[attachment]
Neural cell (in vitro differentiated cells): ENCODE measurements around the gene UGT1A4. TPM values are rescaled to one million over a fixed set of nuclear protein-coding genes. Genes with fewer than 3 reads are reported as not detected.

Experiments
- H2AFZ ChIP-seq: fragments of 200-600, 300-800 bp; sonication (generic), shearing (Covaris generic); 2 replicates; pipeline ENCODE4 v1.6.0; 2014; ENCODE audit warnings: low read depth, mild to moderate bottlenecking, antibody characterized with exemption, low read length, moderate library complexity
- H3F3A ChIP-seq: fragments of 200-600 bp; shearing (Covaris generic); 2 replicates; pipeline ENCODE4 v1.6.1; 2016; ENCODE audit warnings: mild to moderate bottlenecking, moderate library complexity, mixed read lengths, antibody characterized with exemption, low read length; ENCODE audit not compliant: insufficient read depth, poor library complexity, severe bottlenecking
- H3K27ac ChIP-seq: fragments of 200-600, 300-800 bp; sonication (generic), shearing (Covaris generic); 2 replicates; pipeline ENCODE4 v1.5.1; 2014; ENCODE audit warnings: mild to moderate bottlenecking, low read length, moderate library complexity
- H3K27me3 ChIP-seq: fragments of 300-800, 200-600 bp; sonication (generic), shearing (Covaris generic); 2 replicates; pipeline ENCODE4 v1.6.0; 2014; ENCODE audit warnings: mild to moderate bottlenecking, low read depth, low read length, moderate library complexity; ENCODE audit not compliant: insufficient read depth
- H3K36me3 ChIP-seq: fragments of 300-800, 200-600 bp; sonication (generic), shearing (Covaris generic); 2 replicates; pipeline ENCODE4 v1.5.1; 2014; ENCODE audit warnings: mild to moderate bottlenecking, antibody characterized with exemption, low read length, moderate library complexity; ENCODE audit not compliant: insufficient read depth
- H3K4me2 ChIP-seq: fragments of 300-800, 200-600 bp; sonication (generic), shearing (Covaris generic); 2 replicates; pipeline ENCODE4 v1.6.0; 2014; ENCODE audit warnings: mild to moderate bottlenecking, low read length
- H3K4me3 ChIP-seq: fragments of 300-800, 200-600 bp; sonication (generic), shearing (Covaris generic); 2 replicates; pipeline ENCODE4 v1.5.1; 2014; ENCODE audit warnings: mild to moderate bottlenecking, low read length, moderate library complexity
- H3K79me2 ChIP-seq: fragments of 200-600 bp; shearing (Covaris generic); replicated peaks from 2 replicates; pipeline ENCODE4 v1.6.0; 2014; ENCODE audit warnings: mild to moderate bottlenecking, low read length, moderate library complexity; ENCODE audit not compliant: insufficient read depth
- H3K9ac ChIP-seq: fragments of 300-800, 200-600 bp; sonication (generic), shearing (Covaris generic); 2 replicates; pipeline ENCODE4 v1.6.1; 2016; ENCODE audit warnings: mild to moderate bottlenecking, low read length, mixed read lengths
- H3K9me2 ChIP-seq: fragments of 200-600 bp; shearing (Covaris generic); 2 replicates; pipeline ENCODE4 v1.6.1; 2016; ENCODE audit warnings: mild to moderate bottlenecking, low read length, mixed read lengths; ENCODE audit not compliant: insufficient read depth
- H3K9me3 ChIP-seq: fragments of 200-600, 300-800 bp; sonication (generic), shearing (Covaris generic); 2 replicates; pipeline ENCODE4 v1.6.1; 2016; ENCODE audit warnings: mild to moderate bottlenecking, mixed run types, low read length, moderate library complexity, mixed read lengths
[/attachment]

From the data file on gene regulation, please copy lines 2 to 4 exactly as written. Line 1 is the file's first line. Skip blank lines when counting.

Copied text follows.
Experiments
- H2AFZ ChIP-seq: fragments of 200-600, 300-800 bp; sonication (generic), shearing (Covaris generic); 2 replicates; pipeline ENCODE4 v1.6.0; 2014; ENCODE audit warnings: low read depth, mild to moderate bottlenecking, antibody characterized with exemption, low read length, moderate library complexity
- H3F3A ChIP-seq: fragments of 200-600 bp; shearing (Covaris generic); 2 replicates; pipeline ENCODE4 v1.6.1; 2016; ENCODE audit warnings: mild to moderate bottlenecking, moderate library complexity, mixed read lengths, antibody characterized with exemption, low read length; ENCODE audit not compliant: insufficient read depth, poor library complexity, severe bottlenecking